Bill would allow province to sue tobacco companies (05/12/07)
NB 1670. Dec. 7, 2005
FREDERICTON (CNB) - Legislation that would
give New Brunswick the ability to recover health-care costs from
tobacco companies for tobacco-related illness was introduced today
by Attorney General Brad Green.
"Tobacco companies must be held
accountable for the enormous costs of treating tobacco-related
illness," Green said. "Not only have New Brunswick
families had to deal with personal tragedies, but also taxpayers
have borne the financial burden."
The Tobacco Damages and Health-care Costs
Recovery Act would give the province legal authority to sue the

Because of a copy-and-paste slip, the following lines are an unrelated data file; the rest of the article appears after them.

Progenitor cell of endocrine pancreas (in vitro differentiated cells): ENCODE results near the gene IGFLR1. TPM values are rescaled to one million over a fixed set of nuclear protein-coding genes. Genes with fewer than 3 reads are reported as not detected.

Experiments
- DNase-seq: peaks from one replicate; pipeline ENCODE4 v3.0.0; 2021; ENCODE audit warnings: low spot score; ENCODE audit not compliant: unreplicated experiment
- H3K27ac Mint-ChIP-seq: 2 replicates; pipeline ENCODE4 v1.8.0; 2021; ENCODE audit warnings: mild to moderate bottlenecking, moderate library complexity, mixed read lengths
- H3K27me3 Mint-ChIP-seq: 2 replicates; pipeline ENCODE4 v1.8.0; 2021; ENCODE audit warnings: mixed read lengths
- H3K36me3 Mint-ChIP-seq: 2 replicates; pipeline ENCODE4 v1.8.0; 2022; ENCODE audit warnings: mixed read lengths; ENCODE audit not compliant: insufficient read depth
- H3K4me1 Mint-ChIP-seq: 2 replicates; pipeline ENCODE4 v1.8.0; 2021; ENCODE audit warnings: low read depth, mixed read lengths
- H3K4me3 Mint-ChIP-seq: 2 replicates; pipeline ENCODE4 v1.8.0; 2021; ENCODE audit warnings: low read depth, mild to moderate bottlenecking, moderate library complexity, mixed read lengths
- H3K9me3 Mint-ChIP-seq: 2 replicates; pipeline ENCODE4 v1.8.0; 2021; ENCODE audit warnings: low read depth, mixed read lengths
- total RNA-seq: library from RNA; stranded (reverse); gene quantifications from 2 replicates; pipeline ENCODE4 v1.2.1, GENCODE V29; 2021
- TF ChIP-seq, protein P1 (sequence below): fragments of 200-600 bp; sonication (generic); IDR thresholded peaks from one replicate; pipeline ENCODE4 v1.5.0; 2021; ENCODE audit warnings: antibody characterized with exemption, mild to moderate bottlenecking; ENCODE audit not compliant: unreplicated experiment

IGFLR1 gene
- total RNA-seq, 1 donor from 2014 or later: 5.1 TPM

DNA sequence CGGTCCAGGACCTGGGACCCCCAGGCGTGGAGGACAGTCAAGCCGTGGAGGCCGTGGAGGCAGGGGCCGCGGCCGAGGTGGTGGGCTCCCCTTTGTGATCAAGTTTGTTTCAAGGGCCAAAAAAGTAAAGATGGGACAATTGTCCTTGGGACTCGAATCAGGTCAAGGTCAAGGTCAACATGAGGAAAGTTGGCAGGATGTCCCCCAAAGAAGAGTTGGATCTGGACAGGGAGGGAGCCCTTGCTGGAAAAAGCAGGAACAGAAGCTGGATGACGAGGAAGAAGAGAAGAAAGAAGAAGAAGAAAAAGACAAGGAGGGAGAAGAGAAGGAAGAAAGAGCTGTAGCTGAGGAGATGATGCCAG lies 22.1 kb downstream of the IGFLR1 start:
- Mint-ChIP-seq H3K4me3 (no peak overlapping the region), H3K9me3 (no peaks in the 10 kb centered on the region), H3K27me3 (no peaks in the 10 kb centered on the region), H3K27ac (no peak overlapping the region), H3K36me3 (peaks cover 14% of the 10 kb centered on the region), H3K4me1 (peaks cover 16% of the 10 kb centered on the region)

tobacco industry for past and future health-care costs related to
the use of tobacco products. New Brunswick could proceed alone or
in co-operation with other provinces.
The bill is similar to legislation in
British Columbia that was recently declared constitutional by the
Supreme Court of Canada. New Brunswick was an intervenor in
support of British Columbia. Newfoundland and Labrador, Nova
Scotia and Ontario have since introduced or passed equivalent
"Tobacco use is one of the most
preventable causes of death and illness in our province,"
said Health and Wellness Minister Elvy Robichaud. "This bill
supports our strategy to reduce illness related to smoking,
prevent young people from starting to smoke and encourage smokers
The legislation is consistent with the
Places Act, the Tobacco Free Schools program and its
participation in the New Brunswick Anti-Tobacco Coalition.
» Province moves toward plans to sue tobacco
Dec. 21, 2006
FREDERICTON (CNB) - The Government of New
Brunswick has taken the next step toward holding tobacco companies
financially responsible for the health-care costs of
Attorney General T.J. Burke has begun the